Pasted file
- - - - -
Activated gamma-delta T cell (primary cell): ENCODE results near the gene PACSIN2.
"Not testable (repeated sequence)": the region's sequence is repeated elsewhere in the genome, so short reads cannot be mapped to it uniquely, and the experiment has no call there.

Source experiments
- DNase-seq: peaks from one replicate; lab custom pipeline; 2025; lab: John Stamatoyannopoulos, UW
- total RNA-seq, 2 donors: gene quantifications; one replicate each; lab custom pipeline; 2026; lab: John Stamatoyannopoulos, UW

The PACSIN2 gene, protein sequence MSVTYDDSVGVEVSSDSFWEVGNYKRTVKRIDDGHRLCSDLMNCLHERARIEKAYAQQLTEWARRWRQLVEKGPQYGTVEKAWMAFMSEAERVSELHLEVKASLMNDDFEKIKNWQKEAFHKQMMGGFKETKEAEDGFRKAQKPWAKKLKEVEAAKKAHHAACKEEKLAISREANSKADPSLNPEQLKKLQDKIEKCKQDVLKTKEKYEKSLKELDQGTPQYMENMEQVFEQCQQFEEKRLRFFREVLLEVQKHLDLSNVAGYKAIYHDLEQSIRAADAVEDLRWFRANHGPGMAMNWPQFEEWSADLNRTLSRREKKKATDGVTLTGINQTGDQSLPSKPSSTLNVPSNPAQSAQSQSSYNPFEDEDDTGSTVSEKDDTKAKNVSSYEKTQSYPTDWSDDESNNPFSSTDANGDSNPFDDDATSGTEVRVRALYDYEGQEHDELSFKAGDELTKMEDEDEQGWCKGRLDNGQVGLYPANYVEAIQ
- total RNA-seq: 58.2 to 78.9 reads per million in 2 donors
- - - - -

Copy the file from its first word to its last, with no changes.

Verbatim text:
Activated gamma-delta T cell (primary cell): ENCODE results near the gene PACSIN2.
"Not testable (repeated sequence)": the region's sequence is repeated elsewhere in the genome, so short reads cannot be mapped to it uniquely, and the experiment has no call there.

Source experiments
- DNase-seq: peaks from one replicate; lab custom pipeline; 2025; lab: John Stamatoyannopoulos, UW
- total RNA-seq, 2 donors: gene quantifications; one replicate each; lab custom pipeline; 2026; lab: John Stamatoyannopoulos, UW

The PACSIN2 gene, protein sequence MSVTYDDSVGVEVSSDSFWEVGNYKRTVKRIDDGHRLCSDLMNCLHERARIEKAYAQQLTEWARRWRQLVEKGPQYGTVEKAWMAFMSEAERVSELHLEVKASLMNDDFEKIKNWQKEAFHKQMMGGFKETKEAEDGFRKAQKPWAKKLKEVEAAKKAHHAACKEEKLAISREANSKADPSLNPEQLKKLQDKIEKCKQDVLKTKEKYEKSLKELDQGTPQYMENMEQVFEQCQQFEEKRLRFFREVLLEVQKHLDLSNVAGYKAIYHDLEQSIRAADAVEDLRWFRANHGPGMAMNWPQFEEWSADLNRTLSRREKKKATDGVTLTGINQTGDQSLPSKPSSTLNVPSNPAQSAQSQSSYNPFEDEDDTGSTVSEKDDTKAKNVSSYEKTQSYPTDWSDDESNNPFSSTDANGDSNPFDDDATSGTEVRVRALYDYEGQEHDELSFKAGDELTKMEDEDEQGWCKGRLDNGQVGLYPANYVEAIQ
- total RNA-seq: 58.2 to 78.9 reads per million in 2 donors